If Scotland chooses independence this Thursday, the outcome will affect us all
I have been (for me) relatively quiet on the issue of Scottish independence. This is because I believe fundamentally that the decision rests with the people of Scotland itself, and that the interjections of non-Scots – particularly residents of southern England, like myself – are hardly helpful to the debate.
The fact is, though, that in two days a very large decision is about to be taken by a comparatively small number of people – just under 4.3 million people, or just 6.7% of the UK’s population. The result of that decision could well be the splitting of a 307-year-old union between the Kingdoms of England and Scotland (sorry, Wales, Principality and all that); indeed, such a result is looking increasingly likely, with the average No lead over the most recent 10 polls at just 1.9% – well within the three-point margin of error for a standard 1,000-person poll – and the momentum of the debate having been clearly on the side of the Yes campaign for a good month now.
If Scotland does vote Yes, things will change for everyone in the UK, not just those living in Scotland. Here is a quick, and by no means exhaustive, rundown of some of the biggest issues that will affect us all:
It may have been done to death over the course of this long, long campaign, but this is still one of the biggest unresolved issues of the whole independence question. Alex Salmond, Blair Jenkins and the Yes campaign maintain that the Pound belongs to Scotland too, and they will keep it come what may, but that’s not quite true. The Pound Sterling as a currency is the responsibility of the Treasury and the Bank of England, and if the new Scottish government want a currency union, they would have to negotiate one with the UK.
Of course, they could just use Sterling on an unofficial basis – Zimbabwe already does, along with numerous other currencies – but they would then have no say over its value and would have to match rUK interest rates or risk economic collapse. It is likely, then, that Scotland will push for a Sterling Zone – but this would mean maintaining Scotland’s economic ties to the UK central government. It would also mean allowing Scottish input into decisions over rUK monetary policy, which could alter the value of the currency in England, Wales and Northern Ireland as well.
The National Debt
As of the end of June, the UK national debt stands at £1,304.6 bn (not including the cost of the 2008 financial sector bailouts). The total population of Scotland is 5.3 million as of the 2011 census, compared to the UK population of 64.1 million. This means that Scotland’s ‘share’ of the debt comes out at 8.27%, or £107.9 bn. Trouble is, much like the pound, responsibility for the UK debt also rests with the Treasury – meaning Scotland doesn’t legally have to take any of it.
Alex Salmond will use this as a powerful bargaining chip in the post-referendum negotiations – most likely he will offer taking a share of the debt in return for his Sterling Zone. If those negotiations fall through, however, the rest of the UK will be left with a considerably greater per capita debt than before. This, under the current neoliberal consensus, means only one thing: more cuts.
At the moment, of course, the border between England and Scotland is merely ceremonial – there’s a sign, a bit of crumbling Roman masonry and not much else. Post-independence however, that could change. In order to meet projected levels of spending, particularly with regard to pensions, Scotland would need to attract an estimated 20,000 additional immigrants a year over the next 20 or so years. Contrast this with Westminster’s increasingly anti-immigration rhetoric, and you can see the problems an open border would cause.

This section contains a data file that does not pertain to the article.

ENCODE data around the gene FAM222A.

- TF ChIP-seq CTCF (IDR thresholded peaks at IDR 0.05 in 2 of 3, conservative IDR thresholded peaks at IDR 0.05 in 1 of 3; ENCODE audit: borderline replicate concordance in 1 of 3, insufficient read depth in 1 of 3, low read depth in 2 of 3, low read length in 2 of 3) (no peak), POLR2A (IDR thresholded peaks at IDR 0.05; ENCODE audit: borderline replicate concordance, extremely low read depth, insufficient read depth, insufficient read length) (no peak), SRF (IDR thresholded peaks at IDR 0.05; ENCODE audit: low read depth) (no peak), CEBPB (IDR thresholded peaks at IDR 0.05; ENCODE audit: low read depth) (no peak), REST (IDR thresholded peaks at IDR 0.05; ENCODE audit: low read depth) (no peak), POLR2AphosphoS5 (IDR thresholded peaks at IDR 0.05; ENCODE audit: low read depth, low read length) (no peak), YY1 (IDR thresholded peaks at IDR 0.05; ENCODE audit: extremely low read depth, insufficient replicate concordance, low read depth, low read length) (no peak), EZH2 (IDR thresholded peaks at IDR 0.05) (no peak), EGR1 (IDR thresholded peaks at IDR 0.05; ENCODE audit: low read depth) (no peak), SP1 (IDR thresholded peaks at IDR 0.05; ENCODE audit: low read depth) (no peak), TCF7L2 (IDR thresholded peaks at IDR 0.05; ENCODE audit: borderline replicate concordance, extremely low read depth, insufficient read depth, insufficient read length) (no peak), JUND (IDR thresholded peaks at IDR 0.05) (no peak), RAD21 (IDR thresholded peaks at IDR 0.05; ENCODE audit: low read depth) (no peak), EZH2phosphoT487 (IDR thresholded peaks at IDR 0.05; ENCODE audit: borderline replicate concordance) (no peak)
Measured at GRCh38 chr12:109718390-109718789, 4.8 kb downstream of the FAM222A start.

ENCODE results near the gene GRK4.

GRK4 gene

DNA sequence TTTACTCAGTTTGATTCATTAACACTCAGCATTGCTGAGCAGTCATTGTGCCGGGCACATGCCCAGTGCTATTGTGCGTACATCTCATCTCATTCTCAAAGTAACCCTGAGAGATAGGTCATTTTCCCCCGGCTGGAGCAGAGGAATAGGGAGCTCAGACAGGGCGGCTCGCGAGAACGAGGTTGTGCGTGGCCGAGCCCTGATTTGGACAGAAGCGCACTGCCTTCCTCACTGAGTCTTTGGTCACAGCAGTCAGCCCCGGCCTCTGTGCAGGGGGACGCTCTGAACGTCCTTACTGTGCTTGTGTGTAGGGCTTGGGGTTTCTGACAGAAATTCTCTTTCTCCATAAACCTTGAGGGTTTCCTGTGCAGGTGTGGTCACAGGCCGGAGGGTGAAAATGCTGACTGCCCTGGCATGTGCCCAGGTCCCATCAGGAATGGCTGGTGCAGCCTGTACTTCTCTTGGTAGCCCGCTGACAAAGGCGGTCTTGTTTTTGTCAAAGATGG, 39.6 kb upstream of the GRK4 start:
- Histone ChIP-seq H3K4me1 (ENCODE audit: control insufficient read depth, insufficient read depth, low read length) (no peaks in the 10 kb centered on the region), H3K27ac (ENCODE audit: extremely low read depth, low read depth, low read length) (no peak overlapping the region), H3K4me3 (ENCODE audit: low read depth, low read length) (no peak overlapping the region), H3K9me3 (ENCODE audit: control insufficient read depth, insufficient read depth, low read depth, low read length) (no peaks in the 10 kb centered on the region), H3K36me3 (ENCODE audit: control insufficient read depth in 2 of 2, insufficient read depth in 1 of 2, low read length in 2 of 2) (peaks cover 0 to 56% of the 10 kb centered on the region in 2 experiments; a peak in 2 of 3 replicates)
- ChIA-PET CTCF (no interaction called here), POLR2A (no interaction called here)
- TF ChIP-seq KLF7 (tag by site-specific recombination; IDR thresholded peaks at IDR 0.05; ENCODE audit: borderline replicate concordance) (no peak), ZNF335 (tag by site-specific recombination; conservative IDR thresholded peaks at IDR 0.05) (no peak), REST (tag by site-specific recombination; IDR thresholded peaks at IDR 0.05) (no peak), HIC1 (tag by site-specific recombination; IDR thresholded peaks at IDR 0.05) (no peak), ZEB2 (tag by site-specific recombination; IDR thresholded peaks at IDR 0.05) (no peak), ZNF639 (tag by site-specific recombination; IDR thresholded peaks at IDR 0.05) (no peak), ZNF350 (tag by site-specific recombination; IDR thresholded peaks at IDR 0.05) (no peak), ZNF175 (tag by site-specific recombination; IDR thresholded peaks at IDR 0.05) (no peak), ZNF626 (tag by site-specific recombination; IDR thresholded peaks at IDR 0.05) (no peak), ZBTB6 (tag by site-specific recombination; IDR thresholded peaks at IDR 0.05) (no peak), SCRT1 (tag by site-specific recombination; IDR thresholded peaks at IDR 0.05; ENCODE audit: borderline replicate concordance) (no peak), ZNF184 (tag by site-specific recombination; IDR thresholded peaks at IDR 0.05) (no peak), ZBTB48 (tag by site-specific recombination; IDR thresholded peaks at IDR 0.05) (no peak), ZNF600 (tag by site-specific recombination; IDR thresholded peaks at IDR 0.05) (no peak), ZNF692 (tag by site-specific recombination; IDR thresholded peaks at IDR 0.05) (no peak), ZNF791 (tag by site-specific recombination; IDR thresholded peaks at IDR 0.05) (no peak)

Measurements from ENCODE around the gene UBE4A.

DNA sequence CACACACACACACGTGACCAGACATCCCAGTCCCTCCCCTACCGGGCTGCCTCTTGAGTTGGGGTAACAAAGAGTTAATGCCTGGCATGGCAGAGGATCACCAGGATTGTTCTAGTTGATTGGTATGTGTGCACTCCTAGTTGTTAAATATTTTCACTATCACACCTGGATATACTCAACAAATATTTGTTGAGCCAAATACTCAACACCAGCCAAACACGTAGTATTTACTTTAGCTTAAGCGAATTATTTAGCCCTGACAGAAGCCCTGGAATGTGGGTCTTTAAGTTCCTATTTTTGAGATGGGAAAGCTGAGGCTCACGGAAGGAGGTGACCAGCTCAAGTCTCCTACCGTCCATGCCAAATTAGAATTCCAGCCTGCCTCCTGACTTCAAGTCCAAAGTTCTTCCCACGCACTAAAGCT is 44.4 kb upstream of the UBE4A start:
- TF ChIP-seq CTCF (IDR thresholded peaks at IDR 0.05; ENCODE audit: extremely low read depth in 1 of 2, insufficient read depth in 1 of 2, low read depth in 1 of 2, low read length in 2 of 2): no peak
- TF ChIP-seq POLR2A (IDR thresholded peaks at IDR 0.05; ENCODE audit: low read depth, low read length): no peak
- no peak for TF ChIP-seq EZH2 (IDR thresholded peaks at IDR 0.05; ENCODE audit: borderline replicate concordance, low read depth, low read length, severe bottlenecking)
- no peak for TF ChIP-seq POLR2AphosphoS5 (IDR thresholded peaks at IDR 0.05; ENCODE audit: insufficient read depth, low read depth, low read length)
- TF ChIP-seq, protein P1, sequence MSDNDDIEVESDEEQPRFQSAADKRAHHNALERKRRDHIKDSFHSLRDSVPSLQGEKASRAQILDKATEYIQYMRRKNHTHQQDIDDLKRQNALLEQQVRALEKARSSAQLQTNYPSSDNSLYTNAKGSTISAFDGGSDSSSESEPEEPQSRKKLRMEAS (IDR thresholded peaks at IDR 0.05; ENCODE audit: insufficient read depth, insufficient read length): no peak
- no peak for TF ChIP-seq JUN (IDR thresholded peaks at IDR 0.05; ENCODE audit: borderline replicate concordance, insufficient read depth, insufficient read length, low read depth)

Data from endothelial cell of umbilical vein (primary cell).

Ed Miliband has already floated the idea of border guards along Hadrian’s Wall, but this would have far-reaching consequences for people on both sides of the border. Travel would be inhibited, slowing down the process of moving goods and services across the newly concrete divide. Coupled with possible currency issues, and an almost inevitable discrepancy in taxation policy, this could make conducting business across the border – a simple fact of life for centuries for those living in the border regions of both Scotland and England – more and more difficult. A closed border will also affect the Scottish tourism industry – rUK tourism is worth £3.7 bn to Scotland every year, 2.8% of GDP. The economic damage to both countries could be significant, particularly for those close to the border.
Many of the UK’s most prominent institutions are run on an all-UK basis. These include things like the NHS, the BBC, the armed forces etc., and of course the British Civil Service itself. The breakup of the UK would lead also to the breakup of these institutions – Scotland would need its own army, health service and civil servants, whilst the future of the Scottish BBC might well be in jeopardy altogether. Though many institutions, particularly the NHS, are already decentralised to some degree, there is still a colossal amount of interconnection, and a wholesale restructuring of these organisations and many others would have to take place. The cost of this will be huge – estimates for setting up a new Scottish civil service alone range from £200 million to £2.7 billion – and it will be felt by both new states.
Whatever decision the Scottish people take this Thursday, nothing in the UK will ever be the same again, but the effects of independence – should it be chosen – will be perhaps the most dramatic in living memory. This week may seem ordinary now, but in twenty, fifty, or two hundred years time it could well be one of the most studied in British history.